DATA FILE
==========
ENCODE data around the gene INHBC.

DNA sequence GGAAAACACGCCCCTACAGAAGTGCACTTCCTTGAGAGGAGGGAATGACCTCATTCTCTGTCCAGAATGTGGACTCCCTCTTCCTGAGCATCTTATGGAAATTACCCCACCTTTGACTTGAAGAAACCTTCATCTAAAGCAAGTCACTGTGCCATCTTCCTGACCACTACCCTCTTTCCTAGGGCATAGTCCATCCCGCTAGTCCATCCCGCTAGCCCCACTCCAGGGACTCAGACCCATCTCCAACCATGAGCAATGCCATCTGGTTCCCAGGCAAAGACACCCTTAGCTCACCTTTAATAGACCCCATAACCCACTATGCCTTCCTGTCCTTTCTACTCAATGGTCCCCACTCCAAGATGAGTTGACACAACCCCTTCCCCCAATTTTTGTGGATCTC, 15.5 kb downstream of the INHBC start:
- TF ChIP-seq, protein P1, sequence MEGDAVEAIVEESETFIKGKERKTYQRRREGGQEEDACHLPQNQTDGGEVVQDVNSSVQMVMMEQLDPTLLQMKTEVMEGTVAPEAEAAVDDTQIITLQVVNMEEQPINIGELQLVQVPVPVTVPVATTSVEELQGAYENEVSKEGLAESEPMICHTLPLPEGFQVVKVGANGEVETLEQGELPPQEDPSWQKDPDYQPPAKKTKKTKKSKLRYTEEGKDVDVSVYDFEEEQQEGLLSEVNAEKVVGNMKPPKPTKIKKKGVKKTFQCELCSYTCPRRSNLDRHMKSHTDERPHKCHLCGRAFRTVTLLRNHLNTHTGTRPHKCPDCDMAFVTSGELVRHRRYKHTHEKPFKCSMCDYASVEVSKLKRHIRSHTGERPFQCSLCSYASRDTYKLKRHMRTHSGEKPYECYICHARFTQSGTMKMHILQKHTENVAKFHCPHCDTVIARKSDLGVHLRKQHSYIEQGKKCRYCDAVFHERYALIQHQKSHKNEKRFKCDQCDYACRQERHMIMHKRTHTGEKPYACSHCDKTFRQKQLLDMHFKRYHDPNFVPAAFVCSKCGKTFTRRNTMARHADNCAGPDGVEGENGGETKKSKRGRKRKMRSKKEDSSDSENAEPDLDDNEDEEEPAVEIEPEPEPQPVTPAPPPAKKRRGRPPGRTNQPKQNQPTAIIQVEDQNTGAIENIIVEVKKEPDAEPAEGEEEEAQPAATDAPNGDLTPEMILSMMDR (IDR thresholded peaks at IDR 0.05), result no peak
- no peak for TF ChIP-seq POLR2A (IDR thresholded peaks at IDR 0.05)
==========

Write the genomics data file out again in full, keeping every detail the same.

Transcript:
ENCODE data around the gene INHBC.

DNA sequence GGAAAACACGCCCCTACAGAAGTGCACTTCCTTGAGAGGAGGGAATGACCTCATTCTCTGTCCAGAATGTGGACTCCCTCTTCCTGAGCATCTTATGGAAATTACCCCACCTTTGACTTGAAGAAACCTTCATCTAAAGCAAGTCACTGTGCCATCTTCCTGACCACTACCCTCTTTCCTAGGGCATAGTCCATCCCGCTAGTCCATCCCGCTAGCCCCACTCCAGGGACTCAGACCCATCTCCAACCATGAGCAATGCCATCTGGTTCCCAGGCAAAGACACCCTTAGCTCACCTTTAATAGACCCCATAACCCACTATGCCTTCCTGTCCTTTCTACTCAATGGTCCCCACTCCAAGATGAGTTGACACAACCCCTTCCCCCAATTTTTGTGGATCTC, 15.5 kb downstream of the INHBC start:
- TF ChIP-seq, protein P1, sequence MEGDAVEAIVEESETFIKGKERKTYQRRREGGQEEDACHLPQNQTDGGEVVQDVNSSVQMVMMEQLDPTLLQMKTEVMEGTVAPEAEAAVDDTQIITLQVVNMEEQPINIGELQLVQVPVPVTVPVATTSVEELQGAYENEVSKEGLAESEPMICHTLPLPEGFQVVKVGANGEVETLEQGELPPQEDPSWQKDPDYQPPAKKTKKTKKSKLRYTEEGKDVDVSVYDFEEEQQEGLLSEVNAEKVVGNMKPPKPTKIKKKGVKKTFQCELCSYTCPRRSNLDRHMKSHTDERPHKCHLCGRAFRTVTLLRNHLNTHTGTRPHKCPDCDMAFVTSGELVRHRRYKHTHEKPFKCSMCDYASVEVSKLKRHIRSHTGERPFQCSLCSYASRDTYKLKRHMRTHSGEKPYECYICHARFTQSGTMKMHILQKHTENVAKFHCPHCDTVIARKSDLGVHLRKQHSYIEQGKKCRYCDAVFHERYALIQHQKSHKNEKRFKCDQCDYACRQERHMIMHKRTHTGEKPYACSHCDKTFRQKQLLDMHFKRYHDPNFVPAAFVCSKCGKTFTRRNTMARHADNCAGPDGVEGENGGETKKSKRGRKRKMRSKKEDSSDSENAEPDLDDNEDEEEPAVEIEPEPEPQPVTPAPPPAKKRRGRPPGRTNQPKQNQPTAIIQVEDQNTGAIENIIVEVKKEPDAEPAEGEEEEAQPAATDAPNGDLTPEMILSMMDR (IDR thresholded peaks at IDR 0.05), result no peak
- no peak for TF ChIP-seq POLR2A (IDR thresholded peaks at IDR 0.05)